- Are you selling a product? The number of conversions is the number of sales. It’s not how many items were sold. If one sale accounted for three items sold, this is one conversion.
- Are you building a subscriber list? The number of conversions is the number of emails you collect.
- Are you trying to gain more music downloads or schedule more haircuts? Whatever your mission, identify your type of conversion and then count them up.
Divide the number of conversions by the number of website visitors. Then multiply that number by 100, and add a percentage sign (%) at the end. Ta-da! You’ve just calculated your daily, weekly, or monthly BCR.
Example: A shoe brand has about 14,000 website visitors each week. In one week, they sold 200 pairs of shoes. That’s 200 divided by 14,000… which is: 0.014. Multiply this by 100 and add a percentage sign… the shoe brand’s BCR is 1.4%. That’s pretty good.
That means at their current rate, for every one hundred new website visitors they can attract, they will sell 1–2 pairs of shoes.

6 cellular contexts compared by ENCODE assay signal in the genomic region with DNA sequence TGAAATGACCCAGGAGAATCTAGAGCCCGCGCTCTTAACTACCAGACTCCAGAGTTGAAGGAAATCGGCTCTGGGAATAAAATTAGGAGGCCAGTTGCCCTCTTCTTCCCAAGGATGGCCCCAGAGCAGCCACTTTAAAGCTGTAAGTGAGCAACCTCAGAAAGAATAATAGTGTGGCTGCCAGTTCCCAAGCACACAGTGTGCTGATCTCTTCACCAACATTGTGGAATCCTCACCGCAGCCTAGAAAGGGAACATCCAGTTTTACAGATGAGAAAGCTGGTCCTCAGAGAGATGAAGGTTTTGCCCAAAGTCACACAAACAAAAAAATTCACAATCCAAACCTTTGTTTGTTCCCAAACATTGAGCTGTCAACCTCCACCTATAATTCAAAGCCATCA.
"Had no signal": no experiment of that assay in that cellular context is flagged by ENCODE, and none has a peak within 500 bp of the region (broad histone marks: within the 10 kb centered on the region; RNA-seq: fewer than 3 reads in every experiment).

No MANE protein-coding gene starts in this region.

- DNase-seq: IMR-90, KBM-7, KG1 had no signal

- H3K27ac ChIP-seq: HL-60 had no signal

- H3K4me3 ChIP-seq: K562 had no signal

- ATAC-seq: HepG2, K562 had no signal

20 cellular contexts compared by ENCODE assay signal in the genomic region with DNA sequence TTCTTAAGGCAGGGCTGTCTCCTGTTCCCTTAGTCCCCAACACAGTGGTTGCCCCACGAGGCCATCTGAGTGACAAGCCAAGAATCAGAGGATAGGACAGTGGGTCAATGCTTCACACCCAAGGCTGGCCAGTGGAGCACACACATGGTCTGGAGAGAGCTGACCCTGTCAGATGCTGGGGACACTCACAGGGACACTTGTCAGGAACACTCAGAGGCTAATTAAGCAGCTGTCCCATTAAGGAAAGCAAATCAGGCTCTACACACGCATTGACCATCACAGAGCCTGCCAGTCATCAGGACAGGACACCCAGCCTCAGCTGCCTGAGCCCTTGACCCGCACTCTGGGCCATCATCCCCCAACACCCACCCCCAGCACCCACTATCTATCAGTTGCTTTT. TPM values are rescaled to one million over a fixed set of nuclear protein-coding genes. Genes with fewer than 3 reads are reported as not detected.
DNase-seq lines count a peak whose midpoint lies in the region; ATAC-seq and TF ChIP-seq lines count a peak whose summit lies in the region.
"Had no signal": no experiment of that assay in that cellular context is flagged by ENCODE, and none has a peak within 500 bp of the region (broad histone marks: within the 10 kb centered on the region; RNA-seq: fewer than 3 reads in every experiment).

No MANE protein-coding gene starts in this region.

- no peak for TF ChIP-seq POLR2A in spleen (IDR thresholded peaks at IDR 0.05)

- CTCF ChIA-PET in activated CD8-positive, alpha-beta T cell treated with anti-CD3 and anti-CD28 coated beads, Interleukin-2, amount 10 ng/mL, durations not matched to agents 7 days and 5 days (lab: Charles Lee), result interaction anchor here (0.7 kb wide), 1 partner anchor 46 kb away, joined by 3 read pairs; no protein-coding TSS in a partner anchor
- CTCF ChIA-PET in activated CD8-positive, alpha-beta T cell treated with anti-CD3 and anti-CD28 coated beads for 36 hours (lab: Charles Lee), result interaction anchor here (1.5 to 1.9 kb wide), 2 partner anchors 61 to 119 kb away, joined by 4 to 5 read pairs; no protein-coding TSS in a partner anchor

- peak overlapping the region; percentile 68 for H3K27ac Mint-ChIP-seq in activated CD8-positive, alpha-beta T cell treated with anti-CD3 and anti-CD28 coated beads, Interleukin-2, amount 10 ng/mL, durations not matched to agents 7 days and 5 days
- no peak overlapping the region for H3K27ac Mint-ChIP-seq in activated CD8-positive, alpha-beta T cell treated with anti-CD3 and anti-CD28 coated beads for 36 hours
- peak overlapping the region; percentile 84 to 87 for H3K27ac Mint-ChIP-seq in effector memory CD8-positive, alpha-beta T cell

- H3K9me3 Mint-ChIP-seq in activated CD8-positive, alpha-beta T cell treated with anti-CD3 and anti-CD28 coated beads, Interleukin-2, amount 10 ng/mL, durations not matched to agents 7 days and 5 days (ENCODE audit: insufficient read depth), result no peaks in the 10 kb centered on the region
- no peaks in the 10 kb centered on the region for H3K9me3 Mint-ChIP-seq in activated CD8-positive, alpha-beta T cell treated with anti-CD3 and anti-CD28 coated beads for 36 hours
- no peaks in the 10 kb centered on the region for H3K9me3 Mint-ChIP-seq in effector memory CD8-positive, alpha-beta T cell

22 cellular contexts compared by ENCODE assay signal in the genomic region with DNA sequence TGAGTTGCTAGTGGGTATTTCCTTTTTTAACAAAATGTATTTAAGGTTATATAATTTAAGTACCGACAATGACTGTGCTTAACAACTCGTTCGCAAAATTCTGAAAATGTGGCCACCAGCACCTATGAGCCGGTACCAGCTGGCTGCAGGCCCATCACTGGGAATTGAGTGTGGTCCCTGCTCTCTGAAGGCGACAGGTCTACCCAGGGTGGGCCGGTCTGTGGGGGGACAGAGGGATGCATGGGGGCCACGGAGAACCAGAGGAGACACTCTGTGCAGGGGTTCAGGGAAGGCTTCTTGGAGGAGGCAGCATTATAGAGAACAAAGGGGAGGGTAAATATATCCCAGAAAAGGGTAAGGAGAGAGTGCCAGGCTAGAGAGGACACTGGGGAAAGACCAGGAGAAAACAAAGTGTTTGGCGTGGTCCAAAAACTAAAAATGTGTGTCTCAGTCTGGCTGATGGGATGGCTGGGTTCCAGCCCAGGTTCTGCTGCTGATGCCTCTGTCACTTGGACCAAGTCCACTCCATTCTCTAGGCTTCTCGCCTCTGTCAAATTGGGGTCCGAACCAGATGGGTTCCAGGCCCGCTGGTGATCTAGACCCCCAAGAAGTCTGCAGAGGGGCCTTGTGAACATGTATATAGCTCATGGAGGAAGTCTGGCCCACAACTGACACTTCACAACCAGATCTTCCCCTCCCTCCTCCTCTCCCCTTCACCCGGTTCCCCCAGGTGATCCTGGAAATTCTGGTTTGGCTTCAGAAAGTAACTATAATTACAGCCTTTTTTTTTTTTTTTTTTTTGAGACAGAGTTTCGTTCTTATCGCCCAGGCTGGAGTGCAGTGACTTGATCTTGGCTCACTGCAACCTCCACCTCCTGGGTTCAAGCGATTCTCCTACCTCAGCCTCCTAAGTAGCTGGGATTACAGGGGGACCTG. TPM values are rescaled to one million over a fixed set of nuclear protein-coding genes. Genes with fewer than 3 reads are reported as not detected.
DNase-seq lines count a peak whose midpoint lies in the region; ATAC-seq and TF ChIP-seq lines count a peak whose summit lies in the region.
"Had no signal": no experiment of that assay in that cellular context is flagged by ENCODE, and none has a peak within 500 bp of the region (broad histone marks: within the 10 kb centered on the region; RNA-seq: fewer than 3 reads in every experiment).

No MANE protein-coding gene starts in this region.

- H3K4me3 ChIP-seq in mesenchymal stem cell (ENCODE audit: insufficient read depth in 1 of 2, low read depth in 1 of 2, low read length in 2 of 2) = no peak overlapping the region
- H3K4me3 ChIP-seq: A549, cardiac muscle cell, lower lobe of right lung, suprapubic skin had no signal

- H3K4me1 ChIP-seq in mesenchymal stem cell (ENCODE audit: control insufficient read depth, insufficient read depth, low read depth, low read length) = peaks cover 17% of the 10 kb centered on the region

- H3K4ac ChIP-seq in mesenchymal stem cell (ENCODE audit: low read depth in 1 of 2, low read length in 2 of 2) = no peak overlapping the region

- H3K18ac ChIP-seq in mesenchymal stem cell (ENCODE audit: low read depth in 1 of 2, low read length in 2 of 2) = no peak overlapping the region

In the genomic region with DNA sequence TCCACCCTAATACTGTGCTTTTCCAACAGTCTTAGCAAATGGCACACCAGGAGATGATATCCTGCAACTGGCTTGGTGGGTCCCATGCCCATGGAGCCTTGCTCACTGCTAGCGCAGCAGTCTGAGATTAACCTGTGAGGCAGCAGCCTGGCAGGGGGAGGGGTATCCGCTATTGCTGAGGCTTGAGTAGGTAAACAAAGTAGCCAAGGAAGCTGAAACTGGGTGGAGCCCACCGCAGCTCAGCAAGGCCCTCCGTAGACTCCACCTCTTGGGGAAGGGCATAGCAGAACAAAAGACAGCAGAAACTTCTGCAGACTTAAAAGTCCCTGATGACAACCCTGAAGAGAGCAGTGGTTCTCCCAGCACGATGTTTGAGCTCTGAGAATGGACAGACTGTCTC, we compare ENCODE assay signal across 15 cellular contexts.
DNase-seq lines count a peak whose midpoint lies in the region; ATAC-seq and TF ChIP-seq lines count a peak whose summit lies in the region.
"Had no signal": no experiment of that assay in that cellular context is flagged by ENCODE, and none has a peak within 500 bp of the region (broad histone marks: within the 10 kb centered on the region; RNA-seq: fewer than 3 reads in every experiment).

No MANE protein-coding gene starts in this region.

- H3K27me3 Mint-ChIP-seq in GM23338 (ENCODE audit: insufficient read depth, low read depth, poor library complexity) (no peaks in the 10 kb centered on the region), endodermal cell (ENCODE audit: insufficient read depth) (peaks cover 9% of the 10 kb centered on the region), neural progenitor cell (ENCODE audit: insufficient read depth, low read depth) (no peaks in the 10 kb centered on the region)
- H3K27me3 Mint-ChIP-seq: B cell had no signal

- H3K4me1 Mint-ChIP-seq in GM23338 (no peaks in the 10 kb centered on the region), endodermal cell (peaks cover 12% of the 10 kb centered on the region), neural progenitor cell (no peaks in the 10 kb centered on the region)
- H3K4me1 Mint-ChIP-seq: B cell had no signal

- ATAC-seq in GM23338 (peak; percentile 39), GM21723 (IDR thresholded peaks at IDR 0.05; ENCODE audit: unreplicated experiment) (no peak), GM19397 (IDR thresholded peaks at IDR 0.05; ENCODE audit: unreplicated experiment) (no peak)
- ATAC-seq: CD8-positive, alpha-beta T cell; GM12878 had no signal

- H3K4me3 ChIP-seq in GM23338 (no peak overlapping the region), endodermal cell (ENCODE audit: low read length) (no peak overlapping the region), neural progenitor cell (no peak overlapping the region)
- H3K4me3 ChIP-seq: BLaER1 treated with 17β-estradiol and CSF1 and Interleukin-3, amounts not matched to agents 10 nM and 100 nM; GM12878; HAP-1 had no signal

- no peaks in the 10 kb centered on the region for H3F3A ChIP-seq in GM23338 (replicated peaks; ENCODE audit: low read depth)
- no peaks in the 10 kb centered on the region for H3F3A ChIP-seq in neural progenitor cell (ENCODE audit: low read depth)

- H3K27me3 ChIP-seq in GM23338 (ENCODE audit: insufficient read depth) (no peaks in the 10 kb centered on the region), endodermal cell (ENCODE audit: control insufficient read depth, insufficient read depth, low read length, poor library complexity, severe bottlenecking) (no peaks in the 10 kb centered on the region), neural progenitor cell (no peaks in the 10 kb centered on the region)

Change one part of your website
Now that you have your BCR, the next step is changing something about your website. Each change should be intentional, with the goal being to push users toward the intended action (sale, subscribe, etc.).
Here are a few areas to focus your efforts:
- Optimize your website loading speed
- Optimize your website for mobile-responsiveness
- Optimize your ecommerce platform (if you have one)
- Optimize your “buyer’s journey” (or “subscriber’s journey”)
These four methods will be detailed below in the various methods of CRO.
Once you’ve tried one of these and changed your website, you need to know if this helped or hurt your performance metrics. For this, you’ll need to calculate your new conversion rate.
Quick tip: This process of testing one aspect at a time is sometimes called A/B testing.
How to calculate your NCR
Calculating your new conversion rate will follow the same process as your BCR.
Example: The shoe brand optimized the ecommerce platform by placing the most popular items at the very top of the page. After waiting a week, the brand calculated its NCR. The result was 1.7%. While this might seem like a small change, it’s actually a significant bump up.
Compare your NCR with your BCR
Let’s continue with the shoe brand example.
Instead of selling 200 pairs of shoes per week at 1.4%, they’re now selling 240 pairs of shoes per week at 1.7%. If each pair of shoes were $25. That’s an annual revenue increase of $52,000.